No vaccinations are required to visit Israel. The country has one of the world's most advanced health-care systems. Most doctors at emergency clinics and hospitals in Israel speak English. Emergency and trauma care is among the best in the world.
It’s safe to drink tap water and eat fresh produce after it's been washed as well as food from outdoor stands. Heat stroke and dehydration are real dangers if you're going to be outdoors for any length of time. A sun hat and sunblock are musts, as is plenty of bottled water (available even in the most remote places) to guard against dehydration. Take at least one liter per person for every hour you plan to be outside. Use sunscreen with SPF 30 or higher. Most supermarkets and pharmacies carry sunscreen in a range of SPFs, but it’s much more expensive than in the United States.
U.S. brands of mosquito repellent with DEET are available in pharmacies and supermarkets. Wear light, long-sleeved clothing and long pants particularly at dusk, when mosquitoes are most likely to attack.
Yad Sarah is a nationwide voluntary organization that lends medical equipment and accessories such as wheelchairs, crutches, and canes. There’s no charge, but a contribution is expected. In Jerusalem, it's open Sunday to Thursday 8:30 to 6:45 and Friday 8:30 to 11:45. Equipment can be returned elsewhere in the country.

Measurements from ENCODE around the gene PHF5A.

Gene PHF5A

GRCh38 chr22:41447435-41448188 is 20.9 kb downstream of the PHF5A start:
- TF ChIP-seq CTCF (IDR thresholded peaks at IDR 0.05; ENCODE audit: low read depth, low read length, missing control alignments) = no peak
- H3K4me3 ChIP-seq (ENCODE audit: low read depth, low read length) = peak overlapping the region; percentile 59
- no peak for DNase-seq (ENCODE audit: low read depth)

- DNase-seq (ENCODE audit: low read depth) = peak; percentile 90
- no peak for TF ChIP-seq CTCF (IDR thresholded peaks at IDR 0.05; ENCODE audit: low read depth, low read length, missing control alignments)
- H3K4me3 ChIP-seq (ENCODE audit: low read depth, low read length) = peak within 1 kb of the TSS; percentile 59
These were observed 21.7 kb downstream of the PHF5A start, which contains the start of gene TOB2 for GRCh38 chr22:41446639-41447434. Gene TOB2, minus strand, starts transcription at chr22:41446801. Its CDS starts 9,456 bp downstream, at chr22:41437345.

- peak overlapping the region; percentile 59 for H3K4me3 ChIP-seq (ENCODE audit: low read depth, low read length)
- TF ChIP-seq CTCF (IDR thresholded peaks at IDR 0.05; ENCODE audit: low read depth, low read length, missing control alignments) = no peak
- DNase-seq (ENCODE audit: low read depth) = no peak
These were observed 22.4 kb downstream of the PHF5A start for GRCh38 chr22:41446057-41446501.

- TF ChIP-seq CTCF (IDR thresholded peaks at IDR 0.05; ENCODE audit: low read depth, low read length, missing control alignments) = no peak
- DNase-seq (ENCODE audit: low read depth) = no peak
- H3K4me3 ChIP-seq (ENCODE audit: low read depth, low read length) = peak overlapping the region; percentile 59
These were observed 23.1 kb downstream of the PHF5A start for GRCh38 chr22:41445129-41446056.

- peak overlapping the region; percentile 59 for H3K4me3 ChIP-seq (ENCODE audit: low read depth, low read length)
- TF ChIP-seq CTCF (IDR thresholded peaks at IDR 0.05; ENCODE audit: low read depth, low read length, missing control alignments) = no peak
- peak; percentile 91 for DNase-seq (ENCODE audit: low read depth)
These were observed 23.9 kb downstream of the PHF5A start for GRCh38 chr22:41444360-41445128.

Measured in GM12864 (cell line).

At the pharmacy (beit mirkachat), it’s easy to find many of the same over-the-counter remedies as at home. Imodium (Rekamide) and Pepto-Bismol (the local version is Kal Beten) are available over the counter at every pharmacy. Everyday pain relievers such as Tylenol (called Acamol) and Advil are also widely available. You need a prescription for antibiotics. Medication can be obtained from pharmacies, which are plentiful. English is spoken in the majority of pharmacies. Locally produced medication is fairly inexpensive, but expect to pay more for drugs that are imported.
The municipal website of every city lists the pharmacies on duty at night, on Saturday, and holidays. This information is also available from Magen David Adom. In Jerusalem, Super-Pharm on the pedestrian mall is open Sunday to Thursday 8 am to 2 am, Friday 8:30 am to 4:30 pm, and Saturday one hour after the Sabbath ends until 2 am.
In Eilat, Michlin Pharmacy delivers to your hotel and is open Sunday to Thursday 8 am to 9 pm and Friday 8 to 3. Super-Pharm Mul Hayam is open Sunday to Thursday 9 am to 1 am, Friday 8:30 to midnight, and Saturday 9 am–1 am. There are also pharmacies in this region in Arad, Beersheva, and Mitzpe Ramon.